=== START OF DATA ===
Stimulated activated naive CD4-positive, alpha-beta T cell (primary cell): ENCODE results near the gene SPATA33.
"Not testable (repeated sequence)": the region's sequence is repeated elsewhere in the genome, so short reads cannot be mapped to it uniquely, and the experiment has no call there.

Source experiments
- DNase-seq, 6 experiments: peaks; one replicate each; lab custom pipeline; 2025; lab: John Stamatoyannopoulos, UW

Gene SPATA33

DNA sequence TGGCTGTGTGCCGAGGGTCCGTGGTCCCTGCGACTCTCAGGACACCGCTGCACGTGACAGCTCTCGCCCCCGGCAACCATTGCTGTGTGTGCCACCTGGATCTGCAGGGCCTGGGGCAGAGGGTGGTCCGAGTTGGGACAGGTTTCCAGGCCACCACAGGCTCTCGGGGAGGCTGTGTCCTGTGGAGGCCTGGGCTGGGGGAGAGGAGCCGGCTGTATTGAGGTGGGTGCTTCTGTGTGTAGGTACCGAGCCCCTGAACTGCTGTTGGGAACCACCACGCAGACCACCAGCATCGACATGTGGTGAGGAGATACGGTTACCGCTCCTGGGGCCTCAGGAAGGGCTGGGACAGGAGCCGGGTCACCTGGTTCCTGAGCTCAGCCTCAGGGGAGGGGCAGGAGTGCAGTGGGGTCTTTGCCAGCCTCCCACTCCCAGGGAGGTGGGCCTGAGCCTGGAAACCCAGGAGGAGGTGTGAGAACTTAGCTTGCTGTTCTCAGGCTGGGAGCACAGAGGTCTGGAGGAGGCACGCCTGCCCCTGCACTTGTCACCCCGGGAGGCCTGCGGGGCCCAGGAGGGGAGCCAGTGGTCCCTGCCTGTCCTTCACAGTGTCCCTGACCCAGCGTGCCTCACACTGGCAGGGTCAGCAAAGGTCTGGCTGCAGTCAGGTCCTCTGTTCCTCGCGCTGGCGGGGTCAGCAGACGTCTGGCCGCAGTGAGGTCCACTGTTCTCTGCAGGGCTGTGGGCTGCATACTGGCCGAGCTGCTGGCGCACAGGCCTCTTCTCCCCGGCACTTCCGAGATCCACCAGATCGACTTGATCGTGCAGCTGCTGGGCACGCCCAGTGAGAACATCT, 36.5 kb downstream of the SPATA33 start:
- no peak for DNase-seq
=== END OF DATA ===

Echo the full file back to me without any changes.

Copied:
Stimulated activated naive CD4-positive, alpha-beta T cell (primary cell): ENCODE results near the gene SPATA33.
"Not testable (repeated sequence)": the region's sequence is repeated elsewhere in the genome, so short reads cannot be mapped to it uniquely, and the experiment has no call there.

Source experiments
- DNase-seq, 6 experiments: peaks; one replicate each; lab custom pipeline; 2025; lab: John Stamatoyannopoulos, UW

Gene SPATA33

DNA sequence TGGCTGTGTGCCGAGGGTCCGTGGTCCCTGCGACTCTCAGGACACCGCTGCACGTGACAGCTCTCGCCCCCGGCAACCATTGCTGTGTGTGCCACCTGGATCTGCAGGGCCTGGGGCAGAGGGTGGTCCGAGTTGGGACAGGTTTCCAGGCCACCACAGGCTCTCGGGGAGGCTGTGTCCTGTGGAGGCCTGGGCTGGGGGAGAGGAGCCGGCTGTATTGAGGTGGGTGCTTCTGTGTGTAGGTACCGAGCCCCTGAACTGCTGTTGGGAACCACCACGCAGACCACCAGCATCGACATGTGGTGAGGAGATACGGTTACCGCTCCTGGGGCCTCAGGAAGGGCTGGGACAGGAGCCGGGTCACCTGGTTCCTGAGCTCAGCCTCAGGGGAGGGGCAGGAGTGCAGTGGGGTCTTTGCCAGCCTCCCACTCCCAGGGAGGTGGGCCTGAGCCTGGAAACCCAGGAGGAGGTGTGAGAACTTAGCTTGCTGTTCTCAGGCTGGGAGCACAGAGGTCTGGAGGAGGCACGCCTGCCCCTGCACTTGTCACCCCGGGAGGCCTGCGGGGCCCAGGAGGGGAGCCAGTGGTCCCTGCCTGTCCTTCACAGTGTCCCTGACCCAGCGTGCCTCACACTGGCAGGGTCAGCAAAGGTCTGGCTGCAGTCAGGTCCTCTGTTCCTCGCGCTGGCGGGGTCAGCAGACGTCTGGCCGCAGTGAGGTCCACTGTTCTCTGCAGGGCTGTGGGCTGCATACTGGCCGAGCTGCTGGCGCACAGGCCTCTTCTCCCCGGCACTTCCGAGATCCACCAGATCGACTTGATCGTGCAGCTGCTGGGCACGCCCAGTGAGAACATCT, 36.5 kb downstream of the SPATA33 start:
- no peak for DNase-seq